WOBURN - Mayor Scott Galvin wants to further advance a proposed transportation initiative that would alleviate traffic congestion in East Woburn by constructing a new slip-ramp onto I-93 from Cedar Street.

In recent days, Galvin has forwarded a proposed order to the City Council that would slate $45,000 towards the hiring of an engineering firm, which would create so-called 25 percent design plans for the slip-ramp concept.

The matter is expected to be referred to committee tonight by the council, which meets at 7 p.m. in City Hall.

According to Ward 5 Alderman Dalene Mercer-Bruen, who has been closely involved with initial discussions about the project, the completion of 25 percent design documents could mark an important milestone for obtaining state and federal funding for the initiative.

Specificially, in order to be declared as eligible for inclusion of the state's Transportation Improvement Program (TIP) funding list, more formal design documents must be submitted for the estimated $8.5 million undertaking.

Mercer-Bruen, who is on vacation this week, hopes to obtain more information about project timelines and other considerations during those committee-level talks.

"In order to get a project number on the TIP list, we need to get that 25 percent design. As to how long that would take, that's one of the questions I still have," Mercer-Bruen explained in a phone interview this morning.

Last October, City Engineer Jay Corey first outlined plans to create a new traffic outlet onto the highway via Cedar Street, which is a dead-end road off of Washington Street by Salem Street that is bordered by BJ's Wholesale and a mix of other commercial entities.

Besides being supported by Galvin and Mercer-Bruen, Cummings Properties — Woburn's largest private landowner — has also been a vocal advocate of the traffic congestion fix.

Predicting the resulting traffic relief on Washington Street would unleash a beneficial ripple effect in Stoneham, Reading, and Winchester, proponents of the new I-93 connection also contend the relatively cheap transportation project could help with peak-hour traffic pressures by the I-93/95 cloverleaf.

What we intend to show as part of a functional design report to [the Mass. Dept. of Transportation (MassDOT)] is that by putting in this ramp and taking traffic off Washington Street, you remove some of the congestion by the interchange," said Corey in a presentation to the City Council last fall.

Engineering firm Stantec, responsible for the project's initial design documents, was first asked in the winter of 2018 to study a slip-ramp concept that included a two-lane connection onto the highway. However, in light of the dead-end Cedar Street's nexus with abutting commercial properties, as well as the proximity of an existing merger lane from the I-95 cloverleaf, the city consultant declared the one-lane highway connection as the most viable option.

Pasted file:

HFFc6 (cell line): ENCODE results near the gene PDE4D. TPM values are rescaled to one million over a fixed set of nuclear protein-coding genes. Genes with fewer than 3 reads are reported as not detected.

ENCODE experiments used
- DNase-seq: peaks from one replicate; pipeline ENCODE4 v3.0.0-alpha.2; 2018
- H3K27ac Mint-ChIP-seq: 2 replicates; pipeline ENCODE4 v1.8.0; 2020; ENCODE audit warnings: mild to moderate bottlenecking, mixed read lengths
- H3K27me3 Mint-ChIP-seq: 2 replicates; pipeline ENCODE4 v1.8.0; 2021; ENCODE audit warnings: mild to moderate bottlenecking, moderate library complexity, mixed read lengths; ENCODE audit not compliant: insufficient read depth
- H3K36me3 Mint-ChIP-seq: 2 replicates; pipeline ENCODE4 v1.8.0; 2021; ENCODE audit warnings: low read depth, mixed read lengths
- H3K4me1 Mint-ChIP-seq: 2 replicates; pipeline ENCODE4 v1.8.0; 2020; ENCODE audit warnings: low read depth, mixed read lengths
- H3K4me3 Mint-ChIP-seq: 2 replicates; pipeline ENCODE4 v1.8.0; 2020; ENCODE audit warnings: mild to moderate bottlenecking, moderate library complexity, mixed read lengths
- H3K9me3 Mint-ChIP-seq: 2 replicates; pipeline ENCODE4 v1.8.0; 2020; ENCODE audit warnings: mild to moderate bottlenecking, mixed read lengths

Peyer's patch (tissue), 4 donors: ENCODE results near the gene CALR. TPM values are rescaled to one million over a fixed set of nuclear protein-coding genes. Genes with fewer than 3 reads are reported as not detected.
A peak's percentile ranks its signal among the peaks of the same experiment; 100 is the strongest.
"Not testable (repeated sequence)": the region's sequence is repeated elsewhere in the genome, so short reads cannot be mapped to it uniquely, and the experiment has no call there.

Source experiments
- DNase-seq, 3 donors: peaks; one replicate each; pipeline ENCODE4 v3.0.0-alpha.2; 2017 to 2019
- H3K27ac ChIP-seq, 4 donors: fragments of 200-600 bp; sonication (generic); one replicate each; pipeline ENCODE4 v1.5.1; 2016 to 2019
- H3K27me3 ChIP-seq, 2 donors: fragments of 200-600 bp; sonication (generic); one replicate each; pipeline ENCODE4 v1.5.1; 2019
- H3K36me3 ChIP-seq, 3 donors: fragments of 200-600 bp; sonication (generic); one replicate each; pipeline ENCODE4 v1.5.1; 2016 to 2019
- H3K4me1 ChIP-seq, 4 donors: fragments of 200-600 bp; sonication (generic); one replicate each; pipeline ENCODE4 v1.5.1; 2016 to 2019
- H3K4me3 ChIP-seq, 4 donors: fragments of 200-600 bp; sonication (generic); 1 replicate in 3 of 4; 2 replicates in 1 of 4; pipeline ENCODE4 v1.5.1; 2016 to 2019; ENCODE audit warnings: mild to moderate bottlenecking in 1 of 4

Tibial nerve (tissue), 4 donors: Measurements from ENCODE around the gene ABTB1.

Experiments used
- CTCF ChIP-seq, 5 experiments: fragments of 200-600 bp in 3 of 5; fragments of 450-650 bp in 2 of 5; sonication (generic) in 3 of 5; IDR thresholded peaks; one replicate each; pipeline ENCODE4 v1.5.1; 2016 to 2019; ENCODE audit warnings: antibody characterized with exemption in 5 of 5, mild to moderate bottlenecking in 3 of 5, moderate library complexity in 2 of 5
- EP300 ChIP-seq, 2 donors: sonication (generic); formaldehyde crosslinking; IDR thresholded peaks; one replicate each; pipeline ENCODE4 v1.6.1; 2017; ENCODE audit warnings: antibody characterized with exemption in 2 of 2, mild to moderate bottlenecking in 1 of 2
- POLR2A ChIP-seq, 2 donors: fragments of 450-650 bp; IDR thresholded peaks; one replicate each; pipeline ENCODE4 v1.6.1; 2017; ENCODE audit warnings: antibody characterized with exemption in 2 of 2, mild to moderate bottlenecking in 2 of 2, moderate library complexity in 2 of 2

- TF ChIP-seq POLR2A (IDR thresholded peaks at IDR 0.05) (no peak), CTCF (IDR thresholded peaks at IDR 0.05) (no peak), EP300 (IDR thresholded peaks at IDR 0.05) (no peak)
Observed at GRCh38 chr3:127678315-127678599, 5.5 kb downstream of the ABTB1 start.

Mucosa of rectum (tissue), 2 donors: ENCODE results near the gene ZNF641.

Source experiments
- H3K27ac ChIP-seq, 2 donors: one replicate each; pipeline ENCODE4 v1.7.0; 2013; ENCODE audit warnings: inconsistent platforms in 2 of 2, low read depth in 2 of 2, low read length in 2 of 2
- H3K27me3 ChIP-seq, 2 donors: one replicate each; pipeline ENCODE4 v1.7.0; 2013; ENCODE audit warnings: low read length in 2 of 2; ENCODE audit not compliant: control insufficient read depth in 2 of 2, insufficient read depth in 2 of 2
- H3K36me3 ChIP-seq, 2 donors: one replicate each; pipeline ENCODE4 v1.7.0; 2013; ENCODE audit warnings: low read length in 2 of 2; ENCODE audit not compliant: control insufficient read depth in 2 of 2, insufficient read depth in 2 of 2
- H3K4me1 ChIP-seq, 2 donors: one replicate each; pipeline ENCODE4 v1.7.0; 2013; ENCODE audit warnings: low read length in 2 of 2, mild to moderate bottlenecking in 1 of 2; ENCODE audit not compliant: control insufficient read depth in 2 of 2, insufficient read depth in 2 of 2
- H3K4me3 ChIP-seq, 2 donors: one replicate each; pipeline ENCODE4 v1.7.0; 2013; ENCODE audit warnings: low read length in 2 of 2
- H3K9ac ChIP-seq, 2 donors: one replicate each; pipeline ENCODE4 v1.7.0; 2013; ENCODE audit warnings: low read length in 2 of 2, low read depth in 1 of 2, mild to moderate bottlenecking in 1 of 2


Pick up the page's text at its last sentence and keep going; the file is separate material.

Because the slip-ramp construction as proposed could entail some level of land takings, as well as the realignment a handful of commercial abutters' parking lots, Cummings Properties' involvement in a year-long advocacy campaign could prove pivotal as the city pitches the highway initiative to state planners.

According to Cummings CEO Dennis Clarke, key abutters such as BJ's Wholesale and Kelly Nissan have already indicated their support for the project.

The idea of erecting a slip-ramp onto I-93 from Cedar Street was first floated nearly two decades ago as part of MassHighway's doomed 2001 version of an I-93/95 interchange replacement project.

Under that ill-fated design, state transportation planners proposed the construction of a sprawling flyover ramp system that would have required widespread takings of private homes in Woburn, Reading, and Stoneham.

The slip-ramp was pitched as a temporary measure that would be implemented during the eventual construction of that cloverleaf replacement. However, in the face of a public uproar, MassHighway (now MassDOT) created a special task force in 2002 to reconsider the project.

Ultimately, that 2001 design was shelved in favor of an two potential alternatives, one of which was advanced by MassDOT in 2007.

However, with the timeline for that $300 million highway infrastructure project since delayed on multiple occasions, Mercer-Bruen and Corey — who both sat on the interchange task force — last year suggested the Cedar Street connection as a viable and cheaper way to address traffic backups that seem to be getting worse by the day.

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